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Microbes as Engines of Ecosystem Function: When Does Community Structure Enhance Predictions of Ecosystem Processes?
Univ Colorado, Inst Arctic & Alpine Res, Boulder, CO 80309 USA.;Pacific NW Natl Lab, Div Biol Sci, Richland, WA 99352 USA..
Univ Colorado, Inst Arctic & Alpine Res, Boulder, CO 80309 USA.;Joint Genome Inst, US Dept Energy, Walnut Creek, CA USA..
Bundesforsch & Ausblldungszentrum VVald, Fed Res & Tr 3Thing Ctr Forests, Dept Forest Ecol, Vienna, Austria..
Univ Saskatchewan, Dept Soil Sci, Saskatoon, SK, Canada..
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2016 (English)In: Frontiers in Microbiology, ISSN 1664-302X, E-ISSN 1664-302X, Vol. 7, 214Article in journal (Refereed) PublishedText
Abstract [en]

Microorganisms are vital in mediating the earth's biogeochemical cycles; yet, despite our rapidly increasing ability to explore complex environmental microbial communities, the relationship between microbial community structure and ecosystem processes remains poorly understood. Here, we address a fundamental and unanswered question in microbial ecology: 'When do we need to understand microbial community structure to accurately predict function?' We present a statistical analysis investigating the value of environmental data and microbial community structure independently and in combination for explaining rates of carbon and nitrogen cycling processes within 82 global datasets. Environmental variables were the strongest predictors of process rates but left 44% of variation unexplained on average, suggesting the potential for microbial data to increase model accuracy. Although only 29% of our datasets were significantly improved by adding information on microbial community structure, we observed improvement in models of processes mediated by narrow phylogenetic guilds via functional gene data, and conversely, improvement in models of facultative microbial processes via community diversity metrics. Our results also suggest that microbial diversity can strengthen predictions of respiration rates beyond microbial biomass parameters, as 53% of models were improved by incorporating both sets of predictors compared to 35% by microbial biomass alone. Our analysis represents the first comprehensive analysis of research examining links between microbial community structure and ecosystem function. Taken together, our results indicate that a greater understanding of microbial communities informed by ecological principles may enhance our ability to predict ecosystem process rates relative to assessments based on environmental variables and microbial physiology.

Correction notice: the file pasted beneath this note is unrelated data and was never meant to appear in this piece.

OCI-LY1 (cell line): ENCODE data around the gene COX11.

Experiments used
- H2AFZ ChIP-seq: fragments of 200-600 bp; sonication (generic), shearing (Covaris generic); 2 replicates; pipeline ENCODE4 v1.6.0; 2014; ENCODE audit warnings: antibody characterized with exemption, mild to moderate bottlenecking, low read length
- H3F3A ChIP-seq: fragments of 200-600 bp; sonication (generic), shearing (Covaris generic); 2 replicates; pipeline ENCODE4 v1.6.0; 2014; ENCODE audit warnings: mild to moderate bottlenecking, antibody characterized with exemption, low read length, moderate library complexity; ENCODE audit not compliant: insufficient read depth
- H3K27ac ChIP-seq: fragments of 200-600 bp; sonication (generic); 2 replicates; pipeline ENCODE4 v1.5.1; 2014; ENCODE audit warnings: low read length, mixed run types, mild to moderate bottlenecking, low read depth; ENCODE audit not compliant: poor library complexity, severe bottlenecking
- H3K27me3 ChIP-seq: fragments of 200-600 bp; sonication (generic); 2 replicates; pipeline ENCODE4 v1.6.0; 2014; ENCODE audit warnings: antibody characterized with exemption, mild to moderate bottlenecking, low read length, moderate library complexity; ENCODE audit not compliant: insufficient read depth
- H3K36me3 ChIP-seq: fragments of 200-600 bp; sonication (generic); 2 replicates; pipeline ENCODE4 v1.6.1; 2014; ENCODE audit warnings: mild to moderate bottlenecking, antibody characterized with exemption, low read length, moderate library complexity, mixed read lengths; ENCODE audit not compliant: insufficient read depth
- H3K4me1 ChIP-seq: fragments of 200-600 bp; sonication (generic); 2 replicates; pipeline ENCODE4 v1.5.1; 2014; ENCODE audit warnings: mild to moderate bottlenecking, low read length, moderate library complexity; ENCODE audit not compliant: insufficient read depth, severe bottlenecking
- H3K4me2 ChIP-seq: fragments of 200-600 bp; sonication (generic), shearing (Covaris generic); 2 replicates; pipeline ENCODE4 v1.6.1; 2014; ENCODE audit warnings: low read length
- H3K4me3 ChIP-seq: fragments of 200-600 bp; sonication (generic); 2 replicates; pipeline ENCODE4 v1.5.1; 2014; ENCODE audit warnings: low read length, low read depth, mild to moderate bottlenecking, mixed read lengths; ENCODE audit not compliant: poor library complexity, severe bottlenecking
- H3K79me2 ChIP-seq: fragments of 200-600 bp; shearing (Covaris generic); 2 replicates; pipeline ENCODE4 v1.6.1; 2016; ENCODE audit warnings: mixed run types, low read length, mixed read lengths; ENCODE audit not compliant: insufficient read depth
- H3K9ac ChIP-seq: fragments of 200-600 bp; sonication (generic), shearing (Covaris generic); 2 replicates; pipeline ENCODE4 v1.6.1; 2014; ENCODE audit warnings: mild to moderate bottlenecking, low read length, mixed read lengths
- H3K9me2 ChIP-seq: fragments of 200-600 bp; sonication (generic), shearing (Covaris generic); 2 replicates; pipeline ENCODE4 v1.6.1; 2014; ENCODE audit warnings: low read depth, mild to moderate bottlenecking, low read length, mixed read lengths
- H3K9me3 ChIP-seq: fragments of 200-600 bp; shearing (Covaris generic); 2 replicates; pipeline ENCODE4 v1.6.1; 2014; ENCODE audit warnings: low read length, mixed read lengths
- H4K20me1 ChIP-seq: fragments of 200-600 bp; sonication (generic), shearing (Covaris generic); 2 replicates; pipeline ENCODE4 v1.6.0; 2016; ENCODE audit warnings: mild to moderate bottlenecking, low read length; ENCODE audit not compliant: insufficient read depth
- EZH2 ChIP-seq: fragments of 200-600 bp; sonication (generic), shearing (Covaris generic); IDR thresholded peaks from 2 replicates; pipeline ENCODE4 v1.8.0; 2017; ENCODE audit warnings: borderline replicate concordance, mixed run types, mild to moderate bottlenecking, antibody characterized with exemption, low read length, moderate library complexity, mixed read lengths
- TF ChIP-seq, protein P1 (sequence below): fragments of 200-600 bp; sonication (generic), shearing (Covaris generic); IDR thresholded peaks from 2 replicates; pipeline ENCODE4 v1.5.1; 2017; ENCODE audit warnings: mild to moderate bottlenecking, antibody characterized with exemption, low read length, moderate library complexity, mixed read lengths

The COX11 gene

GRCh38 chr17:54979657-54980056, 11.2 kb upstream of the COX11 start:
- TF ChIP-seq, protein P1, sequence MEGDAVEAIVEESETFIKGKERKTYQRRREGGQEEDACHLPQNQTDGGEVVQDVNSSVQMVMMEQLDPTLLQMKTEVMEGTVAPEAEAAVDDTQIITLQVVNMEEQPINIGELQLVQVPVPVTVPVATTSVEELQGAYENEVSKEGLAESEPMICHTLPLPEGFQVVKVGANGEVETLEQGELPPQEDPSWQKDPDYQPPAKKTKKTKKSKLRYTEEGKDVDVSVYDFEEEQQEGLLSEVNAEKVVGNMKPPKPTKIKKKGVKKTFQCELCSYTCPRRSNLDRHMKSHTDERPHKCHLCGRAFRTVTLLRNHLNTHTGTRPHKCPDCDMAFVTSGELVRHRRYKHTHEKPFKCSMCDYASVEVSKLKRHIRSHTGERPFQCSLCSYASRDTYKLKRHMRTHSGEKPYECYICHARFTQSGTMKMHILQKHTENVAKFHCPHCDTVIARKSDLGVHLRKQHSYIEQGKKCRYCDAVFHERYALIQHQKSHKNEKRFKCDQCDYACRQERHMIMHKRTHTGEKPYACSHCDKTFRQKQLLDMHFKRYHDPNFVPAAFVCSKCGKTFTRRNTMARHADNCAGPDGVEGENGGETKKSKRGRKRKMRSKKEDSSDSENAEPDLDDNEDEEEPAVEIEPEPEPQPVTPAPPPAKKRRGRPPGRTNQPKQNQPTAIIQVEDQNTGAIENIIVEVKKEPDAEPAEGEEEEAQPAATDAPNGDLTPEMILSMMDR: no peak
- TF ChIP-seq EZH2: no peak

Place, publisher, year, edition, pages
2016. Vol. 7, 214
Keyword [en]
microbial diversity, functional gene, statistical modeling, microbial ecology, ecosystem processes, respiration, nitrification, denitrification
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URN: urn:nbn:se:uu:diva-282313DOI: 10.3389/fmich.2016.00214ISI: 000370760300001OAI: diva2:916853
Available from: 2016-04-05 Created: 2016-04-05 Last updated: 2016-04-14Bibliographically approved

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